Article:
“Everything is serious. Everything is not serious.”

Elliot Erwitt

Now floundering in the twilight of a mediocre career, Paul Liebhardt was born at a very early age. It was somewhere in the jungles of the 585 area code in a dimly lit room that all present estimated was two and two thirds stops from a basic daylight exposure. As the doctor was snipping the umbilical cord Paul looked up at him and said: “That thing looks like a cable release.” This foretold a life in photography. But it was a life that would not begin until long after the age of consent and many moons after he finally passed his driver’s exam.

Paul’s early years were plagued by numerous bad choices, missteps, lousy luck, and hundreds of donuts. Among the low points were: his brief stint as birth control advisor to the Osmond family, his arrest in the 60’s for impersonating an Avon Lady, the year he spent as a bail-bondsman for the Tulsa Polaroid Club, the embarrassment he suffered for once having to pay for free love in Sweden and finally his disastrous attempt at playwriting. All of his literary efforts, especially the love story Hour of the Hickey, the courtroom drama I a Meatloaf, the slapstick comedy Tarzan gets his Vine Caught, the x-rated Four is a Four Letter Word and the musical Oh! Klahoma! (a nude revival of the original Oklahoma in which wagon loads of pioneers wife-swapped their way west), were uniformly panned by the critics. Only Mother Stroebel’s Oatmeal, a psychological western spoofing the evils of hoof and mouth disease, survived and continues to be a cult classic.

As the 60’s ended Paul could be found aimlessly wandering the streets of Houston, his arms folded behind his back, humming softly. In an effort to find himself he bought a magnifying glass and took a job as a caddy at a miniature golf course. One day while gazing at his feet he was whacked on the head by the blade of an out of control windmill and he had an epiphany. This proved confusing at first because he didn’t know what an epiphany was. It was not until after a brief consultation with the then young, but already balding, Dr. Phil that he realized the future was directly ahead of him. “Where else” Dr. Phil asked “would it be?” Now understanding that his creative potential was not being met, he immediately slapped his meager belongings into his non-matching luggage and moved to California. Not only was this a turning point in his life, but he also gained two hours.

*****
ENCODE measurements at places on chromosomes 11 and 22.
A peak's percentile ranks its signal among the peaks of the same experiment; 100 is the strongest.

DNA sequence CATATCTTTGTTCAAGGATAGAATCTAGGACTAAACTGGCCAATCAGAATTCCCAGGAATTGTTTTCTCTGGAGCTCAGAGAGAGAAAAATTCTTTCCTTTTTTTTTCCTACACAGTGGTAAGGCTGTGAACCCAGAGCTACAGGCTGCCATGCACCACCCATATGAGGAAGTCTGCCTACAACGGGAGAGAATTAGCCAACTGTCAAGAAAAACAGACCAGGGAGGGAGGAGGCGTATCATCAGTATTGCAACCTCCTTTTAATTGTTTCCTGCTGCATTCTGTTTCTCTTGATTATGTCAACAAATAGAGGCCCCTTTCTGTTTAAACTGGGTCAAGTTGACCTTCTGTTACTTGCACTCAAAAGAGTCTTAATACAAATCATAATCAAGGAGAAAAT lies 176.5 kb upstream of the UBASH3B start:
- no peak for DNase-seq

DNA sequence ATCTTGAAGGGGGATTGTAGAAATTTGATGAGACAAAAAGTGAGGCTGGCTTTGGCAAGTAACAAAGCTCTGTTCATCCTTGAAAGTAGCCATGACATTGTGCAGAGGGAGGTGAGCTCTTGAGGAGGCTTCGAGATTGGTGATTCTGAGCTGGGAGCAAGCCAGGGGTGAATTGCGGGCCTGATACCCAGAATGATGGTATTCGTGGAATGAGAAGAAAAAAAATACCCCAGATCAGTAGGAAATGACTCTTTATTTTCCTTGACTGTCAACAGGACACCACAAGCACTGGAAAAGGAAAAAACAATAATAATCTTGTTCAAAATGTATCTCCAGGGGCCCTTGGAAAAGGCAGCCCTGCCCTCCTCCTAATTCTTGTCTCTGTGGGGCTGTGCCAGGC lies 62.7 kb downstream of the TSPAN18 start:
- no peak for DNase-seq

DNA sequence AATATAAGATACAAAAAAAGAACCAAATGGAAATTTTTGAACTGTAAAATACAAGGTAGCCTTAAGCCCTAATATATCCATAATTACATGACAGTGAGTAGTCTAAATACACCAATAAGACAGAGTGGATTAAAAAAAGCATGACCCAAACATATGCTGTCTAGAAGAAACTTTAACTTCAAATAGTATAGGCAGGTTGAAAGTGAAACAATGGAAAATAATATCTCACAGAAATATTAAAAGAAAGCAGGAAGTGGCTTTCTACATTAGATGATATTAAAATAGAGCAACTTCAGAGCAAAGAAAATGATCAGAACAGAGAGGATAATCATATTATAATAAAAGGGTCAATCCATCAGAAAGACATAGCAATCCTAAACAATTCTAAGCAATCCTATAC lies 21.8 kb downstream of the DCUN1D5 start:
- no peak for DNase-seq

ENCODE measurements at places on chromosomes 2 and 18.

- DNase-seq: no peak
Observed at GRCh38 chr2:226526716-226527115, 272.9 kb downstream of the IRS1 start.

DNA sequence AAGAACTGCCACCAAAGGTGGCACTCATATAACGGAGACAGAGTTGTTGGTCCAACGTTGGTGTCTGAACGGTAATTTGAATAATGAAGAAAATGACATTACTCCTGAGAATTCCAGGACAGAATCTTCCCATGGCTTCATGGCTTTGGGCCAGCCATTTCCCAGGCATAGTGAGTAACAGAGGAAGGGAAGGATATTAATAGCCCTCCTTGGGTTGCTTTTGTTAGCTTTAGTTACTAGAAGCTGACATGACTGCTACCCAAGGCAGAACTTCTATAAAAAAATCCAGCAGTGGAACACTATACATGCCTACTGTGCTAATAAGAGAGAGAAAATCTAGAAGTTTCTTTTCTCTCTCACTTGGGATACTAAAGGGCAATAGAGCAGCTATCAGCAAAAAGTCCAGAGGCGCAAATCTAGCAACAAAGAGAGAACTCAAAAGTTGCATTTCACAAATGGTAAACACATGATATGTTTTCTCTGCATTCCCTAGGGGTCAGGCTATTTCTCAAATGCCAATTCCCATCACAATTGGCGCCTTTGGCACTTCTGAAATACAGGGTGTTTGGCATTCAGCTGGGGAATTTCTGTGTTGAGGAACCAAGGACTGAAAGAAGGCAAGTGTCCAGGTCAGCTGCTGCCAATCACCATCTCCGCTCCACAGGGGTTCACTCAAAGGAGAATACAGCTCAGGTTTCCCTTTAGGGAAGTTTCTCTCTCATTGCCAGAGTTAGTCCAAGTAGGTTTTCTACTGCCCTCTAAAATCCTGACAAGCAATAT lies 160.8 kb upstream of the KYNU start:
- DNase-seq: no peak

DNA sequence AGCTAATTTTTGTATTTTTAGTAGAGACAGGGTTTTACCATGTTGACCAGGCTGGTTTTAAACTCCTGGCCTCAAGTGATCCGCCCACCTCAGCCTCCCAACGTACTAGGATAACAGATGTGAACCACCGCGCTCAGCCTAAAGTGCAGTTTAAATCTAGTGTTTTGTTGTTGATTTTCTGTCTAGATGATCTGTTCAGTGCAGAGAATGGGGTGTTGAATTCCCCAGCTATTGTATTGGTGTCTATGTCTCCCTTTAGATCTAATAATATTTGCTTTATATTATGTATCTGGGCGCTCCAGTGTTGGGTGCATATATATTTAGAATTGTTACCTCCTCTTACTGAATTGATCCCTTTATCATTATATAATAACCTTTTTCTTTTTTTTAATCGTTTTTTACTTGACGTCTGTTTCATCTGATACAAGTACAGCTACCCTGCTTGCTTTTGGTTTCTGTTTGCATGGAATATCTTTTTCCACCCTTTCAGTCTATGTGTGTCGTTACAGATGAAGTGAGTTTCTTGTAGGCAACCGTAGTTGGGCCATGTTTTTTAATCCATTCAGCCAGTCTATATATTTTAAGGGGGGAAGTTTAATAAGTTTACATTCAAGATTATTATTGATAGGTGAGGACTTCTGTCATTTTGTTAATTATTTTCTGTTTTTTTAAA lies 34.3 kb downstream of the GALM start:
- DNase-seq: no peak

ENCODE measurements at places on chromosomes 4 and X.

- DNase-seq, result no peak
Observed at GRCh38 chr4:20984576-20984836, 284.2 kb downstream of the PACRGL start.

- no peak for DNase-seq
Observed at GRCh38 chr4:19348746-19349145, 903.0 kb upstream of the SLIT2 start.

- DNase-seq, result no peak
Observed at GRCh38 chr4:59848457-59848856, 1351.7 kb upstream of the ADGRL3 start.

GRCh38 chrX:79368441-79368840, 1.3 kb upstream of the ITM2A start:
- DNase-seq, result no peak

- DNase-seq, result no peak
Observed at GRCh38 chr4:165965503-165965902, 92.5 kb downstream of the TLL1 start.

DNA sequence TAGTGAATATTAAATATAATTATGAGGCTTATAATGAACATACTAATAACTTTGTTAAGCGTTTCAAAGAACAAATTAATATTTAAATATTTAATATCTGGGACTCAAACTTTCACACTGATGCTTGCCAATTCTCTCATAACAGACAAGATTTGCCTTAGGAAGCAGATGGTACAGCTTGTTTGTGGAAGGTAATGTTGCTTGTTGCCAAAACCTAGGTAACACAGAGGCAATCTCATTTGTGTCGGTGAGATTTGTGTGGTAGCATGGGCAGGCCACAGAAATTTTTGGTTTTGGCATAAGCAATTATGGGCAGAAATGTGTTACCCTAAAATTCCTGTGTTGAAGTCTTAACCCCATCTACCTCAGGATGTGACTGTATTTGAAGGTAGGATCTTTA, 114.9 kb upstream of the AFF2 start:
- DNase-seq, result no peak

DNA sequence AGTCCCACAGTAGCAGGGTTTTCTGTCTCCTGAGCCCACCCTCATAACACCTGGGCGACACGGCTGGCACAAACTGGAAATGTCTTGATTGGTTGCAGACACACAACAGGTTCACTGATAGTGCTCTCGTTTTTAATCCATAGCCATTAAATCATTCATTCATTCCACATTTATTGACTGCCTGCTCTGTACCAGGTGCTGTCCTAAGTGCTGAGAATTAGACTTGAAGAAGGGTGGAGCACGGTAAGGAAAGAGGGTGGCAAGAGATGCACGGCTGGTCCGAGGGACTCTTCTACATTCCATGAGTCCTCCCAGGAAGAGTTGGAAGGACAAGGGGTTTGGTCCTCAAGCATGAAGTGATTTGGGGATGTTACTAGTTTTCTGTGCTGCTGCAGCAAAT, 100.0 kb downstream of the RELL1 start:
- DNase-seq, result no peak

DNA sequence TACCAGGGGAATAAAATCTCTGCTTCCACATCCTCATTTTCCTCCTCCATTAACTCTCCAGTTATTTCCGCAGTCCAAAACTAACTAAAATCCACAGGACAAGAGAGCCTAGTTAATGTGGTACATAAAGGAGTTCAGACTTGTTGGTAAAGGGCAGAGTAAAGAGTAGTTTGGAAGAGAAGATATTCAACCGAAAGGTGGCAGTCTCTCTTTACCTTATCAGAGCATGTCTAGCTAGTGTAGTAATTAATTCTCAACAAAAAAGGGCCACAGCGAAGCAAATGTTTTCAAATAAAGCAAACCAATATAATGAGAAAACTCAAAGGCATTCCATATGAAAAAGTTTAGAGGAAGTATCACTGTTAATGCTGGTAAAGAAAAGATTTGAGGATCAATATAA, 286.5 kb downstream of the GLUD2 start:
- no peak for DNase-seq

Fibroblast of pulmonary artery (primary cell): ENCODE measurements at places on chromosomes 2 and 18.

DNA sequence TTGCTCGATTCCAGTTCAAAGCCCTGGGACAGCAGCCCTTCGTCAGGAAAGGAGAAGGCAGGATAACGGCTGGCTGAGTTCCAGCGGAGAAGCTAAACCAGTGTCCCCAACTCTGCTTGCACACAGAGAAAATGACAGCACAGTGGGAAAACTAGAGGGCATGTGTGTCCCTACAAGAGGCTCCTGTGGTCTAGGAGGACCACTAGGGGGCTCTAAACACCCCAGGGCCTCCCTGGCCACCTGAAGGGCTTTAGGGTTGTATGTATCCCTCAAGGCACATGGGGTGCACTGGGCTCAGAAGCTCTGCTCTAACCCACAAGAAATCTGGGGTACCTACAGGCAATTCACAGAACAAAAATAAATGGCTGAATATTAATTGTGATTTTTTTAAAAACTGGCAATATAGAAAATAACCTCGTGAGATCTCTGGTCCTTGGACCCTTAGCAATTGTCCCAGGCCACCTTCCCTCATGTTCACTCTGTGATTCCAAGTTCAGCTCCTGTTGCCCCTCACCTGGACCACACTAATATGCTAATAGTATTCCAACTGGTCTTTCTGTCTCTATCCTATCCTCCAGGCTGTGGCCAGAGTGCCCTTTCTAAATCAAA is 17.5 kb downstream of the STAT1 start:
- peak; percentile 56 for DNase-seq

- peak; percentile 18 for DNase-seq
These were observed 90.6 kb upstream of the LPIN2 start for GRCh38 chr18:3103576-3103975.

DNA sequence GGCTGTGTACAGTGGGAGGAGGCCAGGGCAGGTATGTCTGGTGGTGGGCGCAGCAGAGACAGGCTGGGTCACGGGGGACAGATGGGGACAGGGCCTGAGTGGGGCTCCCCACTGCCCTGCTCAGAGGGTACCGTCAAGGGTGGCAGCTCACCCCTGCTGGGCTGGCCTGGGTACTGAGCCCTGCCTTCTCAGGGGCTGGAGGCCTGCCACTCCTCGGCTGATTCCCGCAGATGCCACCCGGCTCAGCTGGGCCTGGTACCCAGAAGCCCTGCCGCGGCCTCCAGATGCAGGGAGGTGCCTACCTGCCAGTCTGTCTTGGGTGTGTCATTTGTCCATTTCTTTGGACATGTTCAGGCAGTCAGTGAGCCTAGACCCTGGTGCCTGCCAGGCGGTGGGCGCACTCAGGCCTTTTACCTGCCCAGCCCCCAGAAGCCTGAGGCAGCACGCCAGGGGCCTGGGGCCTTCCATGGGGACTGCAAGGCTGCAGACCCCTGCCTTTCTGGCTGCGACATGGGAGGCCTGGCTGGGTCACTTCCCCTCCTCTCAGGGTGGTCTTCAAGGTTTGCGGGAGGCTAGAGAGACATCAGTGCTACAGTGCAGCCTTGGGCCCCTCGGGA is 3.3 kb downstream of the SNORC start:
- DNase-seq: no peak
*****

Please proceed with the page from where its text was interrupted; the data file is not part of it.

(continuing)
He arrived in California penniless—totally broke. But today after some thirty years of total dedication and hard work he is only about $350 in debt. Perhaps the highlight of his early California days came when he conducted the LA Philharmonic in a rousing rendition of the 1812 Overture at the Hollywood Bowl. This proved a surprise to everyone because he wasn’t asked. However, it was in California that he developed his current and now famous lifestyle—one that does not require his presence. It was in California that he also refined his overall philosophy of life which goes: “When the horse dies, get off.”

Even though he prefers Hillary Duff to Hillary Clinton, he has successfully faked his way into the adult community. He is a blood donor, Samba enthusiast, occasional taxpayer, and snappy dresser. (“He dresses well and quickly too,” someone of little consequence once said.) Right about the same time Abba became popular this tall, blond, blue-eyed Robert Redford look-alike began zipping around the world making snapshots. He has made zillions of them— many of which he says are in focus. He is currently working on a book—The Old Man and the Sea by Hemingway. He’s about half way through it.